by NT Widarwati · 2015 · Cited by 11 — kemerahan acak-acakan, matanya merah, dengan kantong mata menggelayut, membuat penampilannya mirip anjing basset yang sedih. Dia juga mencengkeram gumpalan

146 KB – 10 Pages

PAGE – 1 ============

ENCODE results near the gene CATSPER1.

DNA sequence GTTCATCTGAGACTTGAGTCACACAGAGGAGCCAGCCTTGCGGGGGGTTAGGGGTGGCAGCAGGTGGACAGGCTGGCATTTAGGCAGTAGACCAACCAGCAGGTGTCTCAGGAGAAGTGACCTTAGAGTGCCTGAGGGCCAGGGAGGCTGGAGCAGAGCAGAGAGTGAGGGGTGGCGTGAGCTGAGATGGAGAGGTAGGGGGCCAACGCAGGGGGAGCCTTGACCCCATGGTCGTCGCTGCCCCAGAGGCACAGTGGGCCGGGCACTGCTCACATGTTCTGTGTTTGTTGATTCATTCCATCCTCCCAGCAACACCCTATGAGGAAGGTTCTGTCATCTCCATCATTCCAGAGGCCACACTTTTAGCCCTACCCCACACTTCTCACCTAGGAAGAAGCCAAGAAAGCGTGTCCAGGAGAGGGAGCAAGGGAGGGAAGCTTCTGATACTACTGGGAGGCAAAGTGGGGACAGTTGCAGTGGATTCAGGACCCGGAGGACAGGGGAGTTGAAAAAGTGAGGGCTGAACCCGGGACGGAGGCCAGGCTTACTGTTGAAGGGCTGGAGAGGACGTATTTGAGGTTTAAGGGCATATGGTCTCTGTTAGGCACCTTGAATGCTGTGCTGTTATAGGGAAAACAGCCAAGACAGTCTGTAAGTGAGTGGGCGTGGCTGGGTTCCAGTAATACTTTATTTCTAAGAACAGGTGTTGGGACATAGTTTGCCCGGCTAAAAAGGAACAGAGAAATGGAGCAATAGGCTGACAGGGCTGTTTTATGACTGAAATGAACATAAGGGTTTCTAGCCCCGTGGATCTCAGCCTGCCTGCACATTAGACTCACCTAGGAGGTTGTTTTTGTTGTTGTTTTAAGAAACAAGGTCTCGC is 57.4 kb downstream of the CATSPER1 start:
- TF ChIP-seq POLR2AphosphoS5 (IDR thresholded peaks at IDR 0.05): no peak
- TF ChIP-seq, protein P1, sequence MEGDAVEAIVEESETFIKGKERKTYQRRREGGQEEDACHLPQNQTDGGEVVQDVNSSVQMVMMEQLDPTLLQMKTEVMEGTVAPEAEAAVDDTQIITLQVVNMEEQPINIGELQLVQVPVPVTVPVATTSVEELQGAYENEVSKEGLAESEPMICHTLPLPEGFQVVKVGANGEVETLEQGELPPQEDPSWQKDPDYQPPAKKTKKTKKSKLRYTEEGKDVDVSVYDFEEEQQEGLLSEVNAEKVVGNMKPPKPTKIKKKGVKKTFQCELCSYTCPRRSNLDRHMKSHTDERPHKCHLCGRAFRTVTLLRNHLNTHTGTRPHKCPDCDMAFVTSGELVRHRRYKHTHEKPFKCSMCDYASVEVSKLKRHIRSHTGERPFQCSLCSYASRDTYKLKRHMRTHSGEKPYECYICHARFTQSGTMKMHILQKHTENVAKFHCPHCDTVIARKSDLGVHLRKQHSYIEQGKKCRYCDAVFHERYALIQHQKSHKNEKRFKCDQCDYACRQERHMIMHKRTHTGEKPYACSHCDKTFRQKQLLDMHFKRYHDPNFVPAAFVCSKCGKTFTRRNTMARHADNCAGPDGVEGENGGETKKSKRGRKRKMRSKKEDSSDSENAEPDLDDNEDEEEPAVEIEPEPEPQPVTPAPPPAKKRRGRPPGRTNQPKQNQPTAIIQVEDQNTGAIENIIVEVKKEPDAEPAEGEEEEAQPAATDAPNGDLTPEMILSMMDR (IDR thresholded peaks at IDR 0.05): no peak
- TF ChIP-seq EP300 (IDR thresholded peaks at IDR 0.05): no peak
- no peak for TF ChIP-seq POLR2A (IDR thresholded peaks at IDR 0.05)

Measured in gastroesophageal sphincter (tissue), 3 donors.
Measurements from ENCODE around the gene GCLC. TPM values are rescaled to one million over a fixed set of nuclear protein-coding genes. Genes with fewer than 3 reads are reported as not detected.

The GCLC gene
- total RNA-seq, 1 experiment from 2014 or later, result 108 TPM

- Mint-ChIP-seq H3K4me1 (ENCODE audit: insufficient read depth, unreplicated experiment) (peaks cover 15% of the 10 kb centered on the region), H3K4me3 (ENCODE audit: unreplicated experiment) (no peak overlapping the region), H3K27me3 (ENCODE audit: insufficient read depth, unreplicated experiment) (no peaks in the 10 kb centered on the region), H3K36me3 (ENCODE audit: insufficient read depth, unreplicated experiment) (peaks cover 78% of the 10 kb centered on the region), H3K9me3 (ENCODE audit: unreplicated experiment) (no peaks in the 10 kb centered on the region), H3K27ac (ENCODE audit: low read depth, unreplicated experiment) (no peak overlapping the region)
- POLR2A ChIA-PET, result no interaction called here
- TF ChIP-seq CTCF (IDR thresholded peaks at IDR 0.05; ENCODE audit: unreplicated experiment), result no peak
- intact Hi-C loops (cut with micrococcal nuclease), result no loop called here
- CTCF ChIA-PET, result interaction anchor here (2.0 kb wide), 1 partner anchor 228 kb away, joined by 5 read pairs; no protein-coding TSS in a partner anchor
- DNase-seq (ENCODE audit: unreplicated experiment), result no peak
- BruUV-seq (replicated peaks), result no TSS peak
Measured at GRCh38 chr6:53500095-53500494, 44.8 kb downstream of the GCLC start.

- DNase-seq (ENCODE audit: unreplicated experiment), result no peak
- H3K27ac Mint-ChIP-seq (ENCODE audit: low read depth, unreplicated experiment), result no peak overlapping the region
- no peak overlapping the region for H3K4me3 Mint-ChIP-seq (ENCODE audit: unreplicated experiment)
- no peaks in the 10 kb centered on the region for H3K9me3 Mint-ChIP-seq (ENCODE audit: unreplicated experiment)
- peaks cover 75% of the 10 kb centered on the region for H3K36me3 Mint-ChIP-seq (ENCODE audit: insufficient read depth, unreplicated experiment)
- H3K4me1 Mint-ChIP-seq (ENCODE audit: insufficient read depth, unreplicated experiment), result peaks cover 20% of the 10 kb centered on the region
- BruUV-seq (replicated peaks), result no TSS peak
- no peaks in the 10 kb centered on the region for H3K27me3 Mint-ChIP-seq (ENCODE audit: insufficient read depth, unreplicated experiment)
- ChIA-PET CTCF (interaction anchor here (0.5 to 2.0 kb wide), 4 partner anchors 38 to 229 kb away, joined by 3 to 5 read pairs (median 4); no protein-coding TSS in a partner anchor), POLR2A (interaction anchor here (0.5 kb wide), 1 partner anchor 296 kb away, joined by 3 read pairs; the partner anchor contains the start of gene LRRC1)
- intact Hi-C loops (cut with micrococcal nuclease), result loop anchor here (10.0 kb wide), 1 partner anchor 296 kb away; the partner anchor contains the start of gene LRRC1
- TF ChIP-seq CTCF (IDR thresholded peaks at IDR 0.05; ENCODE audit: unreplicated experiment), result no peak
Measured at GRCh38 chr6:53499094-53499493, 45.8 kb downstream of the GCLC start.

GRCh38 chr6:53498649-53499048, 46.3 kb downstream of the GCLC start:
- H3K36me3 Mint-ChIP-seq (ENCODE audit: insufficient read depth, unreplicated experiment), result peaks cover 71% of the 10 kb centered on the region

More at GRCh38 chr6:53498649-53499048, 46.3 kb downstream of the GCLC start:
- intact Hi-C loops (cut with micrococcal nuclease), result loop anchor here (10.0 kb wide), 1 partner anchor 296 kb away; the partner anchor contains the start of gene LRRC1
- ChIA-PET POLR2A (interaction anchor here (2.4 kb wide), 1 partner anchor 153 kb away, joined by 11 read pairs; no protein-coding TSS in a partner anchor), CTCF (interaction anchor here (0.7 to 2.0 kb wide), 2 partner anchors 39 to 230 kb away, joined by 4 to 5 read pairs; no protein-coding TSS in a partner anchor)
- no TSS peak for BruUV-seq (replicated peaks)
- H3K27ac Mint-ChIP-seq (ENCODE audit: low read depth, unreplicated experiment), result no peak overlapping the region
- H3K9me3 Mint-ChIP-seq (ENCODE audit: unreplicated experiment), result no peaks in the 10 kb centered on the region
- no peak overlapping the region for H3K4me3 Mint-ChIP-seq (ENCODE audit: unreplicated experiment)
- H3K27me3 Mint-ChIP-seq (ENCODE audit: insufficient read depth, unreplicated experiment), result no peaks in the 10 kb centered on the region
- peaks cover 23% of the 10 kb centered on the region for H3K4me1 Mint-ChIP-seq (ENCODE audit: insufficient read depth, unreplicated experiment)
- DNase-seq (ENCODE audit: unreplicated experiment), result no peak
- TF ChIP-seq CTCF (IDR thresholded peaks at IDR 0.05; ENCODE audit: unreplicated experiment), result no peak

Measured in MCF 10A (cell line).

Journal of Education and Practice ISSN 2222-1735 (Paper) ISSN 2222-288X (Online) Vol.6, No.30, 2015 126 An Analysis of Rank-Shift of Compound Complex Sentence Translation Nunun Tri Widarwati English Department, Faculty of Teacher and Training Education, University of Veteran Bangun Nusantara Sukoharjo-Indonesia Abstract The focus of the research is to describe the rank-shift of compound complex sentence translation in Harry Potter and the Orde of the Phoenix novel translation by Li stiana Srisanti and also to describe the accuracy o f those translation. This research belongs to qualitative d escriptive research which document and informants a re being the main sources data. The research findings are as follow. First, the form of rank-shift in the translation of compound complex sentences are: simple sentence, co mpound sentence, complex sentence and compound complex sentence. Second, the accuracy of translati on is classified into three, namely: very accurate translation, accurate translation and inaccurate translation wit h percentage 31 sentences (62%) belong to very accu rate translation, 16 sentences (32%) belong to accurate translation and 3 sentences (6%) belong to inaccura te translation. Keywords: translation, rank-shift , compound complex sentence, accuracy 1. Introduction There are many translators who translate English bo oks into Indonesian ones although they are aware th at it is not easy to translate them. Machali (2000) says tha t translation deals with meaning renders from sourc e language (SL) into target language (TL). Further she also sa ys that ‚meaning™ is the main aspect in translation . It means that to render the meaning of SL (source language) into TL (target language), a translator must focus that meaning is a central issue of SL that would be tran sferred into TL. Whereas Larson (1989) says that tr anslation means (1) learning the lexical, grammatical struct ure, communication situation and culture situation of TL (target language), (2) analyzing the SL (source la nguage) text to find out its meaning, and (3) restr ucturing the equivalent meaning into TL (target language) with a ppropriate its lexical and grammatical structure an d also its cultural context. Further Larson (1989) also states that translation is transferring the meaning of th e source language into the receptor language. This is done b y going from the form of the first language to the form of a second language by way of semantic structure. It is meaning which is being transferred and must be hel d constant. Whereas Nida and Taber (1969) also similarly states that translating consists of reproducing the recep tor language to the closest natural equivalent of the s ource language message, first in the term of meanin g and secondly in the term of style. Catford (1978) says that translation is the replacement of textual mat erial in one language (SL) by equivalent textual material in ano ther language (TL). Another translation expert, New mark (1988) states that translation is rendering the me aning of a text into another language in the way th at the author intended the text. From the above explanation, it can be drawn a concl usion that the main focus in translation work deal s with the rendering of meaning from source language (SL) into target language (TL). In rendering the meaning, of course, the translator must consider the form of language, whether SL language or TL to get the meaning equiva lent in translating sentences or texts. Dealing with translation work, translation strategi es have important role in translating sentences or texts. Widyamartaya in Rudi Hartono (2009) says that there are some strategies in having translation work. On e of them is by breaking down SL sentences into some sen tences in target language (TL). Suryawinata and Har yanto (2003) says that this translation strategies is cal led transposition whereas Machali (2000) calls it ‚ rank shift™. Example 1: